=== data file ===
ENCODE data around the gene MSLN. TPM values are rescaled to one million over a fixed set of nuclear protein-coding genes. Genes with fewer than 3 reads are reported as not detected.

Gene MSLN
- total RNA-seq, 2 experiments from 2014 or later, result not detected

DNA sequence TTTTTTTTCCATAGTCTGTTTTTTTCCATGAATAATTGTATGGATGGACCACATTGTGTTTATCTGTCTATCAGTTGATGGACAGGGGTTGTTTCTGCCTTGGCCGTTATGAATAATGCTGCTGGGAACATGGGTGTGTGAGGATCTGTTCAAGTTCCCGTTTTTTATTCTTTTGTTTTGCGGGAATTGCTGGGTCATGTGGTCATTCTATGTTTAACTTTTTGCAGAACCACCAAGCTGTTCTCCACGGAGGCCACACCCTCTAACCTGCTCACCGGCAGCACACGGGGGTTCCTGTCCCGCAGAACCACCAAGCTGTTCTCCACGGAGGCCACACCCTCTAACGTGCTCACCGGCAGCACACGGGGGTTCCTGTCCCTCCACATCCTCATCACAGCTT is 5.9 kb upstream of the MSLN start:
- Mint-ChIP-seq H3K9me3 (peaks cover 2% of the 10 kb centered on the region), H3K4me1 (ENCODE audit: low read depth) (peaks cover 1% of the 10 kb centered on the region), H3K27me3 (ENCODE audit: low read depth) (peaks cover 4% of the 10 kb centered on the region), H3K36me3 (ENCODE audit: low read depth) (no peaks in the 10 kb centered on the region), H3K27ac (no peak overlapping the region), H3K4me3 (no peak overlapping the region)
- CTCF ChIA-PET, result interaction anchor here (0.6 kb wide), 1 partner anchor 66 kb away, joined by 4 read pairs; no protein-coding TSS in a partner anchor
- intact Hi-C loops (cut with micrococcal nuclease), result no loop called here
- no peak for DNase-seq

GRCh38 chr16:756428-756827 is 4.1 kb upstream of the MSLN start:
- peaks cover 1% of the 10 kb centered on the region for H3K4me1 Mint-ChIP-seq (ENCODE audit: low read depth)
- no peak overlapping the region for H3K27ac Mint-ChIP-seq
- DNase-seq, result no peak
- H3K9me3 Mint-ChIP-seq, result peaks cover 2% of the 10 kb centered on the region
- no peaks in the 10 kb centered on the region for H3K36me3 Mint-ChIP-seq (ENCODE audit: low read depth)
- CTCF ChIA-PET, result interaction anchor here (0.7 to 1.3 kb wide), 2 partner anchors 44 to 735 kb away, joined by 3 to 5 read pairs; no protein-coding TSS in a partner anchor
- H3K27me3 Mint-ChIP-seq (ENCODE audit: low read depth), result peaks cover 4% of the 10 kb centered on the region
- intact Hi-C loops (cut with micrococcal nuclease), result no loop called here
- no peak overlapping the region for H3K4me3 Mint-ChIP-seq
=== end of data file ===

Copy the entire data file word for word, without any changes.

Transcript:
ENCODE data around the gene MSLN. TPM values are rescaled to one million over a fixed set of nuclear protein-coding genes. Genes with fewer than 3 reads are reported as not detected.

Gene MSLN
- total RNA-seq, 2 experiments from 2014 or later, result not detected

DNA sequence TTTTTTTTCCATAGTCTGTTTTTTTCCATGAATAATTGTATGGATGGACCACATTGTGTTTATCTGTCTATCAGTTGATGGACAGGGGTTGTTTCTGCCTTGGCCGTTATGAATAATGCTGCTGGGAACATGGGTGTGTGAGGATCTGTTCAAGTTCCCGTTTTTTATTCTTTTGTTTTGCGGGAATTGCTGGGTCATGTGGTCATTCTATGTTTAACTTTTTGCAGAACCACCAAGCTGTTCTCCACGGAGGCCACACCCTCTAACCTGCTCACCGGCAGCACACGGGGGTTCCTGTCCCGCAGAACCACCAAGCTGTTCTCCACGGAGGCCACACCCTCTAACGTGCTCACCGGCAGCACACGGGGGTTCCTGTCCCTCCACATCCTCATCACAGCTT is 5.9 kb upstream of the MSLN start:
- Mint-ChIP-seq H3K9me3 (peaks cover 2% of the 10 kb centered on the region), H3K4me1 (ENCODE audit: low read depth) (peaks cover 1% of the 10 kb centered on the region), H3K27me3 (ENCODE audit: low read depth) (peaks cover 4% of the 10 kb centered on the region), H3K36me3 (ENCODE audit: low read depth) (no peaks in the 10 kb centered on the region), H3K27ac (no peak overlapping the region), H3K4me3 (no peak overlapping the region)
- CTCF ChIA-PET, result interaction anchor here (0.6 kb wide), 1 partner anchor 66 kb away, joined by 4 read pairs; no protein-coding TSS in a partner anchor
- intact Hi-C loops (cut with micrococcal nuclease), result no loop called here
- no peak for DNase-seq

GRCh38 chr16:756428-756827 is 4.1 kb upstream of the MSLN start:
- peaks cover 1% of the 10 kb centered on the region for H3K4me1 Mint-ChIP-seq (ENCODE audit: low read depth)
- no peak overlapping the region for H3K27ac Mint-ChIP-seq
- DNase-seq, result no peak
- H3K9me3 Mint-ChIP-seq, result peaks cover 2% of the 10 kb centered on the region
- no peaks in the 10 kb centered on the region for H3K36me3 Mint-ChIP-seq (ENCODE audit: low read depth)
- CTCF ChIA-PET, result interaction anchor here (0.7 to 1.3 kb wide), 2 partner anchors 44 to 735 kb away, joined by 3 to 5 read pairs; no protein-coding TSS in a partner anchor
- H3K27me3 Mint-ChIP-seq (ENCODE audit: low read depth), result peaks cover 4% of the 10 kb centered on the region
- intact Hi-C loops (cut with micrococcal nuclease), result no loop called here
- no peak overlapping the region for H3K4me3 Mint-ChIP-seq